(2)

              OJ C , , p. .

(3)

              OJ C , , p. .

(4)

              OJ C , , p. .

(5)

              OJ L 196, 17.7.1987, p.85.

(6)

              OJ L 196, 17.7.1987, p.81.

(7)

              OJ C 329, 31.12.1990, p.25.

(8)

              Communication from the Commission to the Council, the European Parliament, the European Economic and Social Committee and the Committee of the Regions, COM(2005) 229 final.

(9)

             OJ L 108, 24.4.2002, p. 33.

(10)

             OJ L 108, 24.4.2002, p. 21.

(11)

            OJ L 108, 24.4.2002, p.1.


EXPLANATORY STATEMENT

An efficient radio spectrum policy in the European Union requires flexible and coordinated management by the Member States and the harmonisation of frequencies at Community level where this is justified for reasons of economies of scale and interoperability of devices and services. This is the only way of ensuring that we can make the most of the social and economic advantages offered by this scarce public resource, in terms of lower operating costs and greater business opportunities for electronic communications service providers, more and better communications services for consumers and the improved provision of public services for citizens.

In this context, the legislative proposal under review is aimed at making greater use of the 900 MHz band by allowing it to be used for UMTS technology, which offers higher capabilities, alongside GSM mobile communications technology. The technical studies carried out by the European Conference of Postal and Telecommunications Administrations (CEPT) confirm that both technologies can be used in this band without interference problems.

There is also a consensus and a feeling of urgency among mobile communications service providers regarding the desirability of permitting this new use in this band, since it will enable them to reduce the costs of deploying UMTS infrastructure and offer more innovative services to their clients at a more affordable price. For this reason, some Member States have already decided to allow the use of this band for UMTS technology and are awaiting the Community decision so that they can implement it with full legal guarantees.

In this light the rapporteur can only confirm the desirability of allowing this new use, with the aim of providing more and better mobile communications services for citizens at a lower price, through an amendment to the legislation, i.e. in a wholly transparent way with public consultation.

The rapporteur also welcomes the fact that, following Parliament’s rejection of the Commission’s initial proposal to repeal this Directive and regulate its subject matter, i.e. the use of the 900 MHz band, through a Commission decision in accordance with a comitology procedure, the Commission has modified its initial stance and is now proposing a legislative procedure. The institutional balance has thus been restored, avoiding a situation where what the co-legislator had decided would have been amended without its involvement.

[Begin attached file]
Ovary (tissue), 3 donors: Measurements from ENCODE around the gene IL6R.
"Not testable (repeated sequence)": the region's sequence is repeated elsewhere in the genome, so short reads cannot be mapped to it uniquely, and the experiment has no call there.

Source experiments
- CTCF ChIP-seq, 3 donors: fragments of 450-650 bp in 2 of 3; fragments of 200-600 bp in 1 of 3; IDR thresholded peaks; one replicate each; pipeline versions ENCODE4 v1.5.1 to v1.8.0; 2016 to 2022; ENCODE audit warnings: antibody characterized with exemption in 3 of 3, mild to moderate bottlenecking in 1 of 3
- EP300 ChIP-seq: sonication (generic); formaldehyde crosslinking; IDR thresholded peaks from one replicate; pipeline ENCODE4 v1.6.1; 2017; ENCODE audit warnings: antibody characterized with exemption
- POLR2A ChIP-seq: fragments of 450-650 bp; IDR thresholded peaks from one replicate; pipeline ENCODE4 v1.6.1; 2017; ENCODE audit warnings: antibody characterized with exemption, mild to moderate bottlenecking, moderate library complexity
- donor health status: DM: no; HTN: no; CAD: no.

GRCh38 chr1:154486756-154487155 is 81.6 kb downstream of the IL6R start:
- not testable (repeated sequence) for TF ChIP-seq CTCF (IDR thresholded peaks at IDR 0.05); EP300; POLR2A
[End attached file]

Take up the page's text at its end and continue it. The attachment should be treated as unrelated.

The Commission proposal also includes an amendment to the Directive enabling the 900 MHz band to be opened to new uses in the future, in line with technological development. Even though this flexibility clause is welcome, the same cannot be said of the procedure proposed by the Commission: the regulatory procedure which excludes effective scrutiny by Parliament. The rapporteur is quite unable to understand why, if the first change to the use of the band is being made through the legislative channel, the decision on subsequent uses should evade parliamentary scrutiny.

With a view to providing the legal instrument with a greater degree of flexibility to adapt to new technological progress without jeopardising the requisite parliamentary scrutiny, the rapporteur is proposing, by way of compromise, that the regulatory procedure with scrutiny be used to take decisions on new uses for this band. The proposed amendments are intended to justify this new procedure, which offers greater guarantees for parliamentary scrutiny, in the recitals and introduce it in the articles.

To sum up, the desirability of allowing flexible use of this band is supported in the interests of bringing about a more competitive mobile communications sector that will offer more and better services for citizens, but at the same time attention is drawn to the need to ensure parliamentary scrutiny of any future decisions on additional uses of the band in order to guarantee transparency and respect for the institutional balance.


PROCEDURE

Title

Frequency bands to be reserved for mobile communications

References

COM(2008)0762 – C6-0452/2008 – 2008/0214(COD)

Date submitted to Parliament

19.11.2008

Committee responsible

       Date announced in plenary

ITRE

4.12.2008

Committee(s) asked for opinion(s)

       Date announced in plenary

IMCO

4.12.2008

 

 

 

Not delivering opinions

       Date of decision

IMCO

1.12.2008

 

 

 

Rapporteur(s)

       Date appointed

Francisca Pleguezuelos Aguilar

2.12.2008

 

 

Discussed in committee

20.1.2009

 

 

 

Date adopted

21.4.2009

 

 

 

Result of final vote

+:

–:

0:

46

0

1

Members present for the final vote

Jan Březina, Jerzy Buzek, Giles Chichester, Dragoş Florin David, Pilar del Castillo Vera, Den Dover, Lena Ek, Nicole Fontaine, Norbert Glante, Fiona Hall, Rebecca Harms, Erna Hennicot-Schoepges, Romana Jordan Cizelj, Anne Laperrouze, Pia Elda Locatelli, Eugenijus Maldeikis, Eluned Morgan, Angelika Niebler, Reino Paasilinna, Atanas Paparizov, Francisca Pleguezuelos Aguilar, Anni Podimata, Miloslav Ransdorf, Vladimír Remek, Herbert Reul, Paul Rübig, Catherine Trautmann, Claude Turmes, Nikolaos Vakalis, Adina-Ioana Vălean, Dominique Vlasto

Substitute(s) present for the final vote

Alexander Alvaro, Ivo Belet, Göran Färm, Juan Fraile Cantón, Françoise Grossetête, Malcolm Harbour, Gunnar Hökmark, Erika Mann, Vittorio Prodi, Hannes Swoboda, Silvia-Adriana Ţicău, Vladimir Urutchev, Lambert van Nistelrooij

Substitute(s) under Rule 178(2) present for the final vote

Bernard Lehideux, Zita Pleštinská, Carl Schlyter

Date tabled

27.4.2009

Last updated: 28 April 2009Legal notice